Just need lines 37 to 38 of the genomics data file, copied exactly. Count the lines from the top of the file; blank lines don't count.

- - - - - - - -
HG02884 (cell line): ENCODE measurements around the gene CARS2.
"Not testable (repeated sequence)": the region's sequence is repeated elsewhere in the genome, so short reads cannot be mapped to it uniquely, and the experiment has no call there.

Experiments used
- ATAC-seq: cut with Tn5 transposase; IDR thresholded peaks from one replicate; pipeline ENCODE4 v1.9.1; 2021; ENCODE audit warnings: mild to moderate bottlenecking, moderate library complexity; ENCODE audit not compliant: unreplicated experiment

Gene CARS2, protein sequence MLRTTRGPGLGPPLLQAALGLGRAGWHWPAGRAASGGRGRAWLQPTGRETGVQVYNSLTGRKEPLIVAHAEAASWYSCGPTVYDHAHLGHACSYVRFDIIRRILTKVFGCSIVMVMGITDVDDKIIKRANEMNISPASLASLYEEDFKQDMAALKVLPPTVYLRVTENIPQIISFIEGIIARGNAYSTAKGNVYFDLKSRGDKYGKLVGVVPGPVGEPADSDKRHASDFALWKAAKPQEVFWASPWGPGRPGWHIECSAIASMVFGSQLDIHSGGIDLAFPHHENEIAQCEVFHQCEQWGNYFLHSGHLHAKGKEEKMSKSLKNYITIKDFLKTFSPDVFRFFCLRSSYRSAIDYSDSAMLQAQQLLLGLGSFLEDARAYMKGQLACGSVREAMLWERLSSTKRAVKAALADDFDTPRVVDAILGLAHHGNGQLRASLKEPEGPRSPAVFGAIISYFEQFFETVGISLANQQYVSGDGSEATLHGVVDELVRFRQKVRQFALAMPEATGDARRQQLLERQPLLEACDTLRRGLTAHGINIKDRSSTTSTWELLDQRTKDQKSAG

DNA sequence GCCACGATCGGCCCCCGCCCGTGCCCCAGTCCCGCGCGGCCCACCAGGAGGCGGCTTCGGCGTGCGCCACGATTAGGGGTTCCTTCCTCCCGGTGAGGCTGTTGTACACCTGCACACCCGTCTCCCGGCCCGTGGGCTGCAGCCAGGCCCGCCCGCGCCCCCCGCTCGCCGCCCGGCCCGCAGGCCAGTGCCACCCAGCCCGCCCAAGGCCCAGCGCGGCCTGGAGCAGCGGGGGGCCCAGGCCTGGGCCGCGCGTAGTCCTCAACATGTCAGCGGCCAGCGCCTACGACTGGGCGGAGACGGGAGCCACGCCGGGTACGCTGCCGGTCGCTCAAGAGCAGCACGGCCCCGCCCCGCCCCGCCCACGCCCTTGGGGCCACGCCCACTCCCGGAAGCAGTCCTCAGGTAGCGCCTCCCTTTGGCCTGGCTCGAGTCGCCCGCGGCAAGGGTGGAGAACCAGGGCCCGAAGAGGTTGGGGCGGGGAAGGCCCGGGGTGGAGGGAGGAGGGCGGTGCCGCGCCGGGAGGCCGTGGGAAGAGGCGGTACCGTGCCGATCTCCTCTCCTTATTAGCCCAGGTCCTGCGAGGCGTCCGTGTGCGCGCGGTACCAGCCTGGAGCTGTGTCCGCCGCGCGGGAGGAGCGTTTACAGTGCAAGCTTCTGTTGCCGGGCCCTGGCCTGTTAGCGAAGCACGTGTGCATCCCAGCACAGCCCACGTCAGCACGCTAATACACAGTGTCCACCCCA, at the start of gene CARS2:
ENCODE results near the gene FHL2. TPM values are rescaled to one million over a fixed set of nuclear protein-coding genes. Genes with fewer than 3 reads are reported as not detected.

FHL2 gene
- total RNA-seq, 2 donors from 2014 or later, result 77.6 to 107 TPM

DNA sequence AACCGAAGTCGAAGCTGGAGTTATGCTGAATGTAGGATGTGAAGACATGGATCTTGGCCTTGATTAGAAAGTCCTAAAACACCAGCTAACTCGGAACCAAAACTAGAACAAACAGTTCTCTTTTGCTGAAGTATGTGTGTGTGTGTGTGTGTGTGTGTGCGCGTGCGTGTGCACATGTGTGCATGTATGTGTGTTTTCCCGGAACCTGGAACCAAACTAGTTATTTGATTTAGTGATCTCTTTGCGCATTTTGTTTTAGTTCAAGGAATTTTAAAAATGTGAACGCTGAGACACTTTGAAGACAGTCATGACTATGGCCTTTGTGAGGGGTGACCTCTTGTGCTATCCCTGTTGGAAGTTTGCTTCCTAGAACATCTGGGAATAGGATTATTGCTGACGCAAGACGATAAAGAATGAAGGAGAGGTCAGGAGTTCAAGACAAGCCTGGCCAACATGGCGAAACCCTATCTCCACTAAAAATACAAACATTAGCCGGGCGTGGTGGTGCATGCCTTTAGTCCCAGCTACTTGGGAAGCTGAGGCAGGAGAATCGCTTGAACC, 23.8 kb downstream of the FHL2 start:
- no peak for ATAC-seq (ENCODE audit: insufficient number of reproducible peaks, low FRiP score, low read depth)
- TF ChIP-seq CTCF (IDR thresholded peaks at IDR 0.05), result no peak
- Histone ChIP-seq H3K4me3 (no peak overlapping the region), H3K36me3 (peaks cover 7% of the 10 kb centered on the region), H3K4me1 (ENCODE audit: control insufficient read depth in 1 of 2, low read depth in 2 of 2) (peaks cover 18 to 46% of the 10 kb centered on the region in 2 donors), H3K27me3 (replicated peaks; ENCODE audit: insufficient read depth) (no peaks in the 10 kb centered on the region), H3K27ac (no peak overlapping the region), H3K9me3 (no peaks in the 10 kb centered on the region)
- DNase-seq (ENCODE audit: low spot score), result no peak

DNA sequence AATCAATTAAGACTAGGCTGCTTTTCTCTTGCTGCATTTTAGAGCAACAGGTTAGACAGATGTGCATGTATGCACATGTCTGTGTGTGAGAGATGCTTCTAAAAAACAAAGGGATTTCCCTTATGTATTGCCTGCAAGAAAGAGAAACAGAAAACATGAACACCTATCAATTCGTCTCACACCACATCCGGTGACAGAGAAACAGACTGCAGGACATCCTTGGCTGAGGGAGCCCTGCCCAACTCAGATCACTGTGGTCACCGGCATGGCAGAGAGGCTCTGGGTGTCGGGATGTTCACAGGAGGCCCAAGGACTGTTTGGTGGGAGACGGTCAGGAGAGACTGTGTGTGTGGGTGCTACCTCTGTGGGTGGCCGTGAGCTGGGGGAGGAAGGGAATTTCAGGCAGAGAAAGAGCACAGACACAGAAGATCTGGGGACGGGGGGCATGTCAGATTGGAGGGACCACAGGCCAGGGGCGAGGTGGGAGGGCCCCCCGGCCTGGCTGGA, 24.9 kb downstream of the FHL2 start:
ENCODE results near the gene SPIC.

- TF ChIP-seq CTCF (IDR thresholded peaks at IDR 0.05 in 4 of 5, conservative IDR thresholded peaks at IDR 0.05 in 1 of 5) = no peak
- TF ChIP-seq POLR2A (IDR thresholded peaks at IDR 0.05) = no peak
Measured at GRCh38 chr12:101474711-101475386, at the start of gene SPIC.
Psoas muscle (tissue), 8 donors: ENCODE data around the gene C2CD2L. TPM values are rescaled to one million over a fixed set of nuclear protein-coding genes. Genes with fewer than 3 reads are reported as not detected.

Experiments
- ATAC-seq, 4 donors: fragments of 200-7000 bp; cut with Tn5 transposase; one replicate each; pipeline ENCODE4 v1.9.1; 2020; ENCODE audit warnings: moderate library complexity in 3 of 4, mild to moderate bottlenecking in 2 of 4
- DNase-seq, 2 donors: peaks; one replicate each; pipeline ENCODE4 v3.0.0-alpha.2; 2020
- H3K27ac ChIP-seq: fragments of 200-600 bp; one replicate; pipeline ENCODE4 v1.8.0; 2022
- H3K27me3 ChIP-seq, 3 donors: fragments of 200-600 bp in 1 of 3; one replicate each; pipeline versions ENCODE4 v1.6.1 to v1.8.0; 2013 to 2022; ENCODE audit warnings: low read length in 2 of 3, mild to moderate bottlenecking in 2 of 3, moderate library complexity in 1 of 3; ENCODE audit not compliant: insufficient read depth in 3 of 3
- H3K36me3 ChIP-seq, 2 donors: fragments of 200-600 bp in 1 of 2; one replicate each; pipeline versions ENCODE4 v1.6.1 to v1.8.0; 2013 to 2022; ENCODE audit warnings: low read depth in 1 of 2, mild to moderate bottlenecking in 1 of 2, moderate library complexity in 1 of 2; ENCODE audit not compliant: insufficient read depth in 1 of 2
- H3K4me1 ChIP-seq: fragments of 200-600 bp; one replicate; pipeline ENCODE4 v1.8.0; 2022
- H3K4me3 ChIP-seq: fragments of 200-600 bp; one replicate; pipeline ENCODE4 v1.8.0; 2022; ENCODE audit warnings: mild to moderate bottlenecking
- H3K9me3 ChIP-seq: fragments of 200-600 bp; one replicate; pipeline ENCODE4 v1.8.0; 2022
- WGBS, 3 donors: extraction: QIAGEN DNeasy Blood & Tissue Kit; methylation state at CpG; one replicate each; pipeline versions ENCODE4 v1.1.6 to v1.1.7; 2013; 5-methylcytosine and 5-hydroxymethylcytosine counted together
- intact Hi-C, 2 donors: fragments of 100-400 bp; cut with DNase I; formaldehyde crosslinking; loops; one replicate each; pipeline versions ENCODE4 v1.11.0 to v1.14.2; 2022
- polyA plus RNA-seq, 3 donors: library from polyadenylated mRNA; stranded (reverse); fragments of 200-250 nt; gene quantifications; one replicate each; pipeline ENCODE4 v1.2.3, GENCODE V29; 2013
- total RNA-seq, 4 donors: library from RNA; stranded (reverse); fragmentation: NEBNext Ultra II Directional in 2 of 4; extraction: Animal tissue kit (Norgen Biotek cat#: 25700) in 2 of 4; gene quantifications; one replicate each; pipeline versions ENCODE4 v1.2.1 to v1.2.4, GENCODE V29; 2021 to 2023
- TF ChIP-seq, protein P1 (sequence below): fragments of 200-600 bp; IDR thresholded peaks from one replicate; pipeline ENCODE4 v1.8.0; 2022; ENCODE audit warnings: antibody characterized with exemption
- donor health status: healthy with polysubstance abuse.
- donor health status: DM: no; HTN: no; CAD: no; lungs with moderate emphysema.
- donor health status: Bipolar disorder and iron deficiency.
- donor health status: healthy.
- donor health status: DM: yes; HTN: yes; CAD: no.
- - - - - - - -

- donor health status: Bipolar disorder and iron deficiency.
- donor health status: healthy.